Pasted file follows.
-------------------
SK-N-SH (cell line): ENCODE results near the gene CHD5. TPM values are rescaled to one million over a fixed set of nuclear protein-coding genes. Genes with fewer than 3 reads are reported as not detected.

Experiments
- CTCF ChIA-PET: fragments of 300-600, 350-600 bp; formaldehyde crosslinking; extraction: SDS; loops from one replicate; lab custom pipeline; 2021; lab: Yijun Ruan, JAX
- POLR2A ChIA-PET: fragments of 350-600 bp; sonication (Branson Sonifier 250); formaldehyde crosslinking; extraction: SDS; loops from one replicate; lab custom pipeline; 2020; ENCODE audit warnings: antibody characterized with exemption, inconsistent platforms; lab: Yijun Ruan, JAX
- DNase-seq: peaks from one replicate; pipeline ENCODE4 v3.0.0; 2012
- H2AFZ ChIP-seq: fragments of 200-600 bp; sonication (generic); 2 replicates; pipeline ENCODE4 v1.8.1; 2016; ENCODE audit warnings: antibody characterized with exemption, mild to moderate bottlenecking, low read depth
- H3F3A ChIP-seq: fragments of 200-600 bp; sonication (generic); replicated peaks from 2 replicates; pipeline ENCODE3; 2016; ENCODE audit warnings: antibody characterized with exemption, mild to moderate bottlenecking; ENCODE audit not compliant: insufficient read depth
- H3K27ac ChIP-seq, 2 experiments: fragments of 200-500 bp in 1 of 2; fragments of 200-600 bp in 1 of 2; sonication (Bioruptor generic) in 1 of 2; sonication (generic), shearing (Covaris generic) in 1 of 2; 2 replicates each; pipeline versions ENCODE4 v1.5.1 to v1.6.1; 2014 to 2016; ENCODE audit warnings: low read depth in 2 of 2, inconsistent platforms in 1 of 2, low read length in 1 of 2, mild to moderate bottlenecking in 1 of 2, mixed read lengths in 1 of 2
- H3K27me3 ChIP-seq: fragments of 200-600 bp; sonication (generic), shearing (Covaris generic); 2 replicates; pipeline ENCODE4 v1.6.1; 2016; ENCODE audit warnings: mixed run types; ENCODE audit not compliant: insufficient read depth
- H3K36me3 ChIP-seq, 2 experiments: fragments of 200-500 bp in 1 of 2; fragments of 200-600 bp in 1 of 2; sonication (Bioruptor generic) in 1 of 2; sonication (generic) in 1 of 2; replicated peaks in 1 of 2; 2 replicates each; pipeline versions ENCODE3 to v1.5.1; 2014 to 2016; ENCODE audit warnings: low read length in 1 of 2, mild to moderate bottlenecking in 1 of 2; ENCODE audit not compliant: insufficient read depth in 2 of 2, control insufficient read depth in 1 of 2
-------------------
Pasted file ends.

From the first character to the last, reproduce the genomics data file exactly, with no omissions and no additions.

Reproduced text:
SK-N-SH (cell line): ENCODE results near the gene CHD5. TPM values are rescaled to one million over a fixed set of nuclear protein-coding genes. Genes with fewer than 3 reads are reported as not detected.

Experiments
- CTCF ChIA-PET: fragments of 300-600, 350-600 bp; formaldehyde crosslinking; extraction: SDS; loops from one replicate; lab custom pipeline; 2021; lab: Yijun Ruan, JAX
- POLR2A ChIA-PET: fragments of 350-600 bp; sonication (Branson Sonifier 250); formaldehyde crosslinking; extraction: SDS; loops from one replicate; lab custom pipeline; 2020; ENCODE audit warnings: antibody characterized with exemption, inconsistent platforms; lab: Yijun Ruan, JAX
- DNase-seq: peaks from one replicate; pipeline ENCODE4 v3.0.0; 2012
- H2AFZ ChIP-seq: fragments of 200-600 bp; sonication (generic); 2 replicates; pipeline ENCODE4 v1.8.1; 2016; ENCODE audit warnings: antibody characterized with exemption, mild to moderate bottlenecking, low read depth
- H3F3A ChIP-seq: fragments of 200-600 bp; sonication (generic); replicated peaks from 2 replicates; pipeline ENCODE3; 2016; ENCODE audit warnings: antibody characterized with exemption, mild to moderate bottlenecking; ENCODE audit not compliant: insufficient read depth
- H3K27ac ChIP-seq, 2 experiments: fragments of 200-500 bp in 1 of 2; fragments of 200-600 bp in 1 of 2; sonication (Bioruptor generic) in 1 of 2; sonication (generic), shearing (Covaris generic) in 1 of 2; 2 replicates each; pipeline versions ENCODE4 v1.5.1 to v1.6.1; 2014 to 2016; ENCODE audit warnings: low read depth in 2 of 2, inconsistent platforms in 1 of 2, low read length in 1 of 2, mild to moderate bottlenecking in 1 of 2, mixed read lengths in 1 of 2
- H3K27me3 ChIP-seq: fragments of 200-600 bp; sonication (generic), shearing (Covaris generic); 2 replicates; pipeline ENCODE4 v1.6.1; 2016; ENCODE audit warnings: mixed run types; ENCODE audit not compliant: insufficient read depth
- H3K36me3 ChIP-seq, 2 experiments: fragments of 200-500 bp in 1 of 2; fragments of 200-600 bp in 1 of 2; sonication (Bioruptor generic) in 1 of 2; sonication (generic) in 1 of 2; replicated peaks in 1 of 2; 2 replicates each; pipeline versions ENCODE3 to v1.5.1; 2014 to 2016; ENCODE audit warnings: low read length in 1 of 2, mild to moderate bottlenecking in 1 of 2; ENCODE audit not compliant: insufficient read depth in 2 of 2, control insufficient read depth in 1 of 2